Why do we always demonise the large fast food chains (McDonalds, KFC, Pizza Hut) for the apparent poor quality of the food they peddle? Sure they sell food high in fat, salt and sugar and it’s priced so the food is affordable to everyone but who really sells the unhealthiest food?
The number of McDonalds restaurants in Canberra back in the 1980s was two, now there are over 15 and all are conveniently located in more suburban locations with a few located in the larger shopping precincts like Civic and Belconnen; the same applies to KFC.
But what about the supermarkets? Do people ever criticise them for the foods they sell at reduced prices? We not only have the duopoly between Coles and Woolworths but now we have the choice of cheaper groceries from Aldi and the independents like IGA and Supabarn. Just like the fast food chains, the number and convenient locations of supermarkets has also increased over the years.
When you look inside supermarkets, they sell a huge range of products from the healthy fruit, vegetables, legumes, lentils, lean meats and whole grains to the downright unhealthy chocolate, lollies, cakes, biscuits, chips, ice cream, desserts, sugar and oils. The amount of products which fit into this category within supermarkets is huge with over 20 varieties of ice-cream, 30 varieties of soft drinks, 15 varieties of chips, 15 varieties of sweet biscuits and too many chocolate and lolly varieties to count.
Then there is the price. You can walk into any supermarket, especially the larger chains and you will always find the high sugar, fat and salt foods heavily discounted. Think about this, 30 cans of Coca Cola for $19 (63 cents a can) and 2 litres of soft drink for $2 (cheaper than a litre of petrol), a 175 gram packet of chips for $2 and two packets of Tim Tams for only $5. Then there are Cadbury chocolate bars for only 85 cents or the 190 gram packet of Allen’s lollies for $2.
If you consider the energy content of these foods, it’s even more mind numbing. The 175 gram pack of chips has 2500kj (595 calories), the 190 gram packet of lollies with 2900kj (690 calories) and the pack of Tim Tams with over 4000kj (1000 calories). That’s half the daily energy requirements for most people in one packet. If you are on a tight budget, two packets of Tim Tams will have your energy needs cover for five bucks a day.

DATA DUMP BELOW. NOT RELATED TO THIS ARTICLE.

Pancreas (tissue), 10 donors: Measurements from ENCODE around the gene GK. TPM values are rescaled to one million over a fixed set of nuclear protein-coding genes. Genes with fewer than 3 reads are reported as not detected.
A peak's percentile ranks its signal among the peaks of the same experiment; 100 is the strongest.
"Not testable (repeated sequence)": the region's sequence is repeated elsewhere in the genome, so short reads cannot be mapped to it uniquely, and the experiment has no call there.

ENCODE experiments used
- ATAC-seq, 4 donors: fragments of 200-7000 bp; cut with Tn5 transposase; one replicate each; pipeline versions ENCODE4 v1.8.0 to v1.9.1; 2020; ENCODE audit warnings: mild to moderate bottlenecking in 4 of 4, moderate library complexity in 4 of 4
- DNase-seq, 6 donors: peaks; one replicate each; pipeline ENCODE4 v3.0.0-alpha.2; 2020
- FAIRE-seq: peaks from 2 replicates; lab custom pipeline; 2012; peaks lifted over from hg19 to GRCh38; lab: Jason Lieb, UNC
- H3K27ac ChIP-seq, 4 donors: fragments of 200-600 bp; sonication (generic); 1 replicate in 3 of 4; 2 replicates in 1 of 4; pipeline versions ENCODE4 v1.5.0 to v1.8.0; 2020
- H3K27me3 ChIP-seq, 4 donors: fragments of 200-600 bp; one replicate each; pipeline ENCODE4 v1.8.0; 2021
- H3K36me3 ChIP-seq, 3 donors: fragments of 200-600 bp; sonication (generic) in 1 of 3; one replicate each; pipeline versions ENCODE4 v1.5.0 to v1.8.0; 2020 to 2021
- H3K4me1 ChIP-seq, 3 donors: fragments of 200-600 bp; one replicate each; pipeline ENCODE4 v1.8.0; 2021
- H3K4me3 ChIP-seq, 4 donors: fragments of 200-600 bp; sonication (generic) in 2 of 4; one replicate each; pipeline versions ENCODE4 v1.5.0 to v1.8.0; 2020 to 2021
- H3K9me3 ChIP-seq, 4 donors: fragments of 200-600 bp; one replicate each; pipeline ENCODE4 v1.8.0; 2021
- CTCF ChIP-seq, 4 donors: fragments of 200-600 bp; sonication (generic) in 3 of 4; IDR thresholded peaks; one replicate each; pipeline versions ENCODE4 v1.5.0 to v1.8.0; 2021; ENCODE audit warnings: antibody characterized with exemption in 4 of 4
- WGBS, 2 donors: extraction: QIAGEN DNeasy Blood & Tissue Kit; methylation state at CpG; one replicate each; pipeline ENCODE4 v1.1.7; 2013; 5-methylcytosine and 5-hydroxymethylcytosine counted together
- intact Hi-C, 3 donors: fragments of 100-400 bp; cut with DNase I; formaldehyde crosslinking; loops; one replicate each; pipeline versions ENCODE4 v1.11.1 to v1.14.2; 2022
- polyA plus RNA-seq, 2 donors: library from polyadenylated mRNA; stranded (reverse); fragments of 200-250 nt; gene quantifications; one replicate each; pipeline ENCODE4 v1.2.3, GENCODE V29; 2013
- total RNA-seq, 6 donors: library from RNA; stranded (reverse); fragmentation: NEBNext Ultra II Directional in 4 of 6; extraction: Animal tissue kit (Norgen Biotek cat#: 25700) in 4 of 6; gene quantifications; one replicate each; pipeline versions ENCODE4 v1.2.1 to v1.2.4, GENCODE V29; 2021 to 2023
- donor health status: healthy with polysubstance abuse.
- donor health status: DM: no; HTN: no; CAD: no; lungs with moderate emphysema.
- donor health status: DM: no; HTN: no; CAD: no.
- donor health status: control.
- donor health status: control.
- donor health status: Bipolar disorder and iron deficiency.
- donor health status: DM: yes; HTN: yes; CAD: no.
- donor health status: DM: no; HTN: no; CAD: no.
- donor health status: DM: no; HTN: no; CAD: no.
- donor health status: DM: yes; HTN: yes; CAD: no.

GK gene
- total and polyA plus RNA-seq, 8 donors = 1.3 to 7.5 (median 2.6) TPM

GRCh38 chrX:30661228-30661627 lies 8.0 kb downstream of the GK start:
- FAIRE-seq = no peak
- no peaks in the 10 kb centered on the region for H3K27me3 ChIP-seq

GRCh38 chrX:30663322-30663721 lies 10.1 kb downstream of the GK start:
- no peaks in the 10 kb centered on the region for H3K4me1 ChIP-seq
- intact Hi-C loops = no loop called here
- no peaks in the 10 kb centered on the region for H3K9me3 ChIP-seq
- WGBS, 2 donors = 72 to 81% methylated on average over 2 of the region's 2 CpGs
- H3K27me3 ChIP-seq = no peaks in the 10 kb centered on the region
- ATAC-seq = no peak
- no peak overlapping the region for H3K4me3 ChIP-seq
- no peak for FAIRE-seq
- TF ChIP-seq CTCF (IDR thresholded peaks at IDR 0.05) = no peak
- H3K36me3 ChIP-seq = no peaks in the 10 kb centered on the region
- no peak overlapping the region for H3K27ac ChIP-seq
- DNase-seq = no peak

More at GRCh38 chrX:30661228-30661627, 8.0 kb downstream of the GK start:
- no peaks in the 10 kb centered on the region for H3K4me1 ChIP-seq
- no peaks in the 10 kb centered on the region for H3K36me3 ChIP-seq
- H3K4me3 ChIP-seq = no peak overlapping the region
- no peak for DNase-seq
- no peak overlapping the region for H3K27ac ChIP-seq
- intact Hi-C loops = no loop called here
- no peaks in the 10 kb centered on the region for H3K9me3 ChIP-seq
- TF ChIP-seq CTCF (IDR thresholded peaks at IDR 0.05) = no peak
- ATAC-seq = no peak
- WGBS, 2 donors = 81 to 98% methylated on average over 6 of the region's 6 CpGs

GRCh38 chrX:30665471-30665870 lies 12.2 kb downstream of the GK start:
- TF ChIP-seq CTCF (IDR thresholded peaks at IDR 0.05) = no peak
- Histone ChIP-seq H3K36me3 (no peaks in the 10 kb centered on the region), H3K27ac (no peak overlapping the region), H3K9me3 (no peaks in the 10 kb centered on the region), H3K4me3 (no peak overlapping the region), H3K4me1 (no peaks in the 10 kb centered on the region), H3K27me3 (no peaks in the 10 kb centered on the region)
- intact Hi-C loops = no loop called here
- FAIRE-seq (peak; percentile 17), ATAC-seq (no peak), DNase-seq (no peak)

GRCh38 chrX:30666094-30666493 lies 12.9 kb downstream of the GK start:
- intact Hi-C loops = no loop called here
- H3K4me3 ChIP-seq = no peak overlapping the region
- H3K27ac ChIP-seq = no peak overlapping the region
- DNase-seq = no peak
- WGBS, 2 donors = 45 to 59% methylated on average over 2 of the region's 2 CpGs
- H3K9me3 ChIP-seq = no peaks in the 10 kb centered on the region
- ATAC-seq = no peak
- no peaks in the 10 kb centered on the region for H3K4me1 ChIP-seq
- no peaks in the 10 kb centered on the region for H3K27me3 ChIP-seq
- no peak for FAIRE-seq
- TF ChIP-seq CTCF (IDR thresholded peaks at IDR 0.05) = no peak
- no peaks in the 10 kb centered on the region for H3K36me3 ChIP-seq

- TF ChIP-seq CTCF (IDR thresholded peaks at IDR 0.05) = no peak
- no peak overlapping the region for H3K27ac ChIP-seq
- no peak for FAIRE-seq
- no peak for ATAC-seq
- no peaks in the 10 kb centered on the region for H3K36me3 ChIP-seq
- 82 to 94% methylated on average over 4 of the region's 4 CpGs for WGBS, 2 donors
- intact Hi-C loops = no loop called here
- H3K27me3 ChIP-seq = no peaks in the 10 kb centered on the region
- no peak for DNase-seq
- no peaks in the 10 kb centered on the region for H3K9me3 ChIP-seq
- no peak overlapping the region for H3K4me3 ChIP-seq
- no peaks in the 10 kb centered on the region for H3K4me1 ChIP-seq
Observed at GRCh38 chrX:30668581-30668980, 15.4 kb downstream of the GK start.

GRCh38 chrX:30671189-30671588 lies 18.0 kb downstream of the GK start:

Now, I’m not suggesting you cut these foods out of your diet, I’m just trying to increase awareness of the availability and energy content of these foods. My original point is that there is a strong focus on the fast food industry and the apparent poor quality of the food they serve up. Don’t get me wrong, I believe some of the food served up at fast food chains lack nutritional quality and is highly processed and high in fat, salt and sugar but I also believe supermarkets are just as much to blame for selling heavily discounted food which has poor nutritional value. If we are considering taxing soft drinks, then we also should be taxing other high energy nutritionally poor foods sold in supermarkets and fast food chains.
It’s too narrow minded to say the cause of illness or the overweight problem is related to one food or nutrient. Nutrition is a highly complex science, so consider your whole diet and the food you eat consistently. If the consistent foods include these discretionary choices, then it may be time to look closer at how much of these foods you are eating and how often the they eaten each day.
A simple strategy is to limit your intake of these discretionary foods to one or two serves a day, get plenty of fruit and vegetables, lean meats, dairy and wholegrains in your diet and prepare most of your meals at home. There is nothing wrong with eating out at fast food restaurants just like there is nothing wrong with having a chocolate bar. It’s the habitual eating behaviour which can have the biggest impact on your health and weight, so changing an unhealthy behaviour to a healthy one is the first step in the right direction.